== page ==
Since their life span is shorter than ours, the cancers develop more quickly. We know sooner whether the chosen treatment has been effective or not.
Also, it's easier to hunt down the bad guys--the genes that have gone wrong--in dogs than it is in people. That's because dogs have been bred for centuries to have the traits we want: speed, silky coats, floppy ears...and riding along with these traits came diseases that are often linked to a specific breed. Great Danes are prone to diabetes. Border Collies are often obsessive-compulsive (Mine certainly tends that way!)
These breed-specific diseases make it easier to locate a rogue gene in a dog than in a person. And that gives scientists a better idea of where they might find it in the human genome.
Scientists have several marvelous new tools at their disposal. Ever since the canine genome was sequenced in 2008, new treatments for cancer and other diseases are being found at an accelerating pace. The same Spanish team that discovered a cure for canine diabetes had already found a treatment for a canine mouth cancer that is currently being translated into a cure for human melanoma.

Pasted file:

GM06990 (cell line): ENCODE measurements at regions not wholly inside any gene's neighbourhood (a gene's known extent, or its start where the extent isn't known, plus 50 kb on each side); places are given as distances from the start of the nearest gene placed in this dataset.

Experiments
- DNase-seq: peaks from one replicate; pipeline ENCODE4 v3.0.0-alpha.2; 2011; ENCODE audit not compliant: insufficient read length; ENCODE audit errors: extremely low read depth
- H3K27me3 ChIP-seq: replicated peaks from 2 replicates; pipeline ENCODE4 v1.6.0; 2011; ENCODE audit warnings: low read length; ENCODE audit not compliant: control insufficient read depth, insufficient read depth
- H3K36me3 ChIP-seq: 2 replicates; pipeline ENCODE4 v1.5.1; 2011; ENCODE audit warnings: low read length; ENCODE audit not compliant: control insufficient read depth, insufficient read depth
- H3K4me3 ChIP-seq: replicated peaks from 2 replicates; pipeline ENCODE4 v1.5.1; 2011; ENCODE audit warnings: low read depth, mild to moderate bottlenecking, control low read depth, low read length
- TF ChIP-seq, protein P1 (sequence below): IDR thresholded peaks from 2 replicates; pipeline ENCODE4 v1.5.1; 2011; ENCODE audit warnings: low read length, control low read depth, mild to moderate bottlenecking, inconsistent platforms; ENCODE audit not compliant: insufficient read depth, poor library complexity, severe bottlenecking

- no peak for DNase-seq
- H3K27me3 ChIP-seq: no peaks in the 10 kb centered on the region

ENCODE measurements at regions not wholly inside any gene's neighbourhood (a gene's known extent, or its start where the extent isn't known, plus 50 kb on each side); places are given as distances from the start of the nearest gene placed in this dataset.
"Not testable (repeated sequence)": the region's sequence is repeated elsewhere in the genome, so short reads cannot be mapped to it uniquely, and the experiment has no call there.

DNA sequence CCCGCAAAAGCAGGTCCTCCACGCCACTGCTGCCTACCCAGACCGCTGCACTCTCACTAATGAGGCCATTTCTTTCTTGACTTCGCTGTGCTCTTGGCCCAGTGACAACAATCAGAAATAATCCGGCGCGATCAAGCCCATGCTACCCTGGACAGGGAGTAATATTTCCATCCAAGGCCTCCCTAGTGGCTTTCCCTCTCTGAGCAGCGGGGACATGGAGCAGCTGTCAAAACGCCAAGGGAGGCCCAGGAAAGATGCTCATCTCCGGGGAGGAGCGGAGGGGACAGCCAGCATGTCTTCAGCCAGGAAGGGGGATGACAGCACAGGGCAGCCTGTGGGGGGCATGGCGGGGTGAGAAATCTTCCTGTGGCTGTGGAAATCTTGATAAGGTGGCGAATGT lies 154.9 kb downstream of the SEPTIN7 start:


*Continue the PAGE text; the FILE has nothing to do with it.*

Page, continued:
The opening of a national canine tumor bank, which happened only 3 months ago, will be a vital resource for researchers in the field of canine oncology.
Jasper, the dog pictured below, is one of the first dogs to participate in the tumor bank. He has a lymphoma similar to non-Hodgkins lymphoma in people. The DNA and other information that he contributes may well lead to better treatments, and hopefully a cure, not only for Jasper, but for other dogs and for humans who share his condition.
|Jasper, A Dog Undergoing Cancer Treatment in San Jose|